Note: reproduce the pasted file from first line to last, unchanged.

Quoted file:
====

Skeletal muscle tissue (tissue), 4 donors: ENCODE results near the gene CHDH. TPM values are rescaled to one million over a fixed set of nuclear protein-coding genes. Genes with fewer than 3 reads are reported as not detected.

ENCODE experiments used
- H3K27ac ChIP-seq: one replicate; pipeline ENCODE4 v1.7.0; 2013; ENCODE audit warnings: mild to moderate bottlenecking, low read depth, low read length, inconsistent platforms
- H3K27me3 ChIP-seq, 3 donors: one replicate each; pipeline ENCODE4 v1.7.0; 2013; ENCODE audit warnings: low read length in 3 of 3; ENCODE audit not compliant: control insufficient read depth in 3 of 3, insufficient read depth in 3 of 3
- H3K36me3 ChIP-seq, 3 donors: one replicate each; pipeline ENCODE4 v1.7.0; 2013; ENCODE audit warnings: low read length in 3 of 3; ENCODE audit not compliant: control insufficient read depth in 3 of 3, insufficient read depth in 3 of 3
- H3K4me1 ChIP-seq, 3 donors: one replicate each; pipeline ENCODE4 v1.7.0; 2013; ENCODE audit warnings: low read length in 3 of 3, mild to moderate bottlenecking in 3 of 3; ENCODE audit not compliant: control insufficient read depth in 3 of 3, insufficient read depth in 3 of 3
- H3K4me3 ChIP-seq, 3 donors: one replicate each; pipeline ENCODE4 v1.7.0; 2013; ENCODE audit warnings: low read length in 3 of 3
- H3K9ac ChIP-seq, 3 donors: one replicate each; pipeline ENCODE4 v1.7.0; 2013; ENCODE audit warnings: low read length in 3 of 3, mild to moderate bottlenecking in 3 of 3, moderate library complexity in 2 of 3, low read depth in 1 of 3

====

Skeletal muscle tissue (tissue), 4 donors: ENCODE results near the gene CHDH. TPM values are rescaled to one million over a fixed set of nuclear protein-coding genes. Genes with fewer than 3 reads are reported as not detected.

ENCODE experiments used
- H3K27ac ChIP-seq: one replicate; pipeline ENCODE4 v1.7.0; 2013; ENCODE audit warnings: mild to moderate bottlenecking, low read depth, low read length, inconsistent platforms
- H3K27me3 ChIP-seq, 3 donors: one replicate each; pipeline ENCODE4 v1.7.0; 2013; ENCODE audit warnings: low read length in 3 of 3; ENCODE audit not compliant: control insufficient read depth in 3 of 3, insufficient read depth in 3 of 3
- H3K36me3 ChIP-seq, 3 donors: one replicate each; pipeline ENCODE4 v1.7.0; 2013; ENCODE audit warnings: low read length in 3 of 3; ENCODE audit not compliant: control insufficient read depth in 3 of 3, insufficient read depth in 3 of 3
- H3K4me1 ChIP-seq, 3 donors: one replicate each; pipeline ENCODE4 v1.7.0; 2013; ENCODE audit warnings: low read length in 3 of 3, mild to moderate bottlenecking in 3 of 3; ENCODE audit not compliant: control insufficient read depth in 3 of 3, insufficient read depth in 3 of 3
- H3K4me3 ChIP-seq, 3 donors: one replicate each; pipeline ENCODE4 v1.7.0; 2013; ENCODE audit warnings: low read length in 3 of 3
- H3K9ac ChIP-seq, 3 donors: one replicate each; pipeline ENCODE4 v1.7.0; 2013; ENCODE audit warnings: low read length in 3 of 3, mild to moderate bottlenecking in 3 of 3, moderate library complexity in 2 of 3, low read depth in 1 of 3